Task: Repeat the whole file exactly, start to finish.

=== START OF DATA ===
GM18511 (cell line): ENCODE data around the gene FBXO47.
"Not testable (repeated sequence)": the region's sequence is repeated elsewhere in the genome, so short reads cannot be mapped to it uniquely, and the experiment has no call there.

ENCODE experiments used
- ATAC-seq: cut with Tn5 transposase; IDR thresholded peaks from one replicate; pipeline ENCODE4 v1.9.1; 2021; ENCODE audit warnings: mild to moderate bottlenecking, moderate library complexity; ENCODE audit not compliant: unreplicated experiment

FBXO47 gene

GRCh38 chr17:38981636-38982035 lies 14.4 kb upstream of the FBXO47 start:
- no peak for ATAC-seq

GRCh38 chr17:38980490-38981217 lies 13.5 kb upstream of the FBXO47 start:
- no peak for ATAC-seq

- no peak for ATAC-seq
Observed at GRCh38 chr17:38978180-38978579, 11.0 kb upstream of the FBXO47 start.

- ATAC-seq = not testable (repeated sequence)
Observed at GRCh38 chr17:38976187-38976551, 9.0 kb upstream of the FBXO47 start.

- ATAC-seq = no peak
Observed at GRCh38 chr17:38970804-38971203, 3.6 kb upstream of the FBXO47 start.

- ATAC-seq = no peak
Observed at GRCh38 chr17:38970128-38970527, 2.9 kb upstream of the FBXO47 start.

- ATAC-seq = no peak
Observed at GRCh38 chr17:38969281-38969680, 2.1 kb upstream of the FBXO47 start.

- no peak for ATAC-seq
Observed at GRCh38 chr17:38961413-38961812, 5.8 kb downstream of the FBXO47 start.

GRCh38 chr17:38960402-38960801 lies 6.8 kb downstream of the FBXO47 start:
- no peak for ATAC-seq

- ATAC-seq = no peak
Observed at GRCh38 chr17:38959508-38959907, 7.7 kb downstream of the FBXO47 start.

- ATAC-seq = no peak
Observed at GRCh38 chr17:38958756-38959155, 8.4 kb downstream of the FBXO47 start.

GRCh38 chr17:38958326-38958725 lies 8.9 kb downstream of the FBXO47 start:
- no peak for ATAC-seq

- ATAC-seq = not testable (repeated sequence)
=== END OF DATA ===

GM18511 (cell line): ENCODE data around the gene FBXO47.
"Not testable (repeated sequence)": the region's sequence is repeated elsewhere in the genome, so short reads cannot be mapped to it uniquely, and the experiment has no call there.

ENCODE experiments used
- ATAC-seq: cut with Tn5 transposase; IDR thresholded peaks from one replicate; pipeline ENCODE4 v1.9.1; 2021; ENCODE audit warnings: mild to moderate bottlenecking, moderate library complexity; ENCODE audit not compliant: unreplicated experiment

FBXO47 gene

GRCh38 chr17:38981636-38982035 lies 14.4 kb upstream of the FBXO47 start:
- no peak for ATAC-seq

GRCh38 chr17:38980490-38981217 lies 13.5 kb upstream of the FBXO47 start:
- no peak for ATAC-seq

- no peak for ATAC-seq
Observed at GRCh38 chr17:38978180-38978579, 11.0 kb upstream of the FBXO47 start.

- ATAC-seq = not testable (repeated sequence)
Observed at GRCh38 chr17:38976187-38976551, 9.0 kb upstream of the FBXO47 start.

- ATAC-seq = no peak
Observed at GRCh38 chr17:38970804-38971203, 3.6 kb upstream of the FBXO47 start.

- ATAC-seq = no peak
Observed at GRCh38 chr17:38970128-38970527, 2.9 kb upstream of the FBXO47 start.

- ATAC-seq = no peak
Observed at GRCh38 chr17:38969281-38969680, 2.1 kb upstream of the FBXO47 start.

- no peak for ATAC-seq
Observed at GRCh38 chr17:38961413-38961812, 5.8 kb downstream of the FBXO47 start.

GRCh38 chr17:38960402-38960801 lies 6.8 kb downstream of the FBXO47 start:
- no peak for ATAC-seq

- ATAC-seq = no peak
Observed at GRCh38 chr17:38959508-38959907, 7.7 kb downstream of the FBXO47 start.

- ATAC-seq = no peak
Observed at GRCh38 chr17:38958756-38959155, 8.4 kb downstream of the FBXO47 start.

GRCh38 chr17:38958326-38958725 lies 8.9 kb downstream of the FBXO47 start:
- no peak for ATAC-seq

- ATAC-seq = not testable (repeated sequence)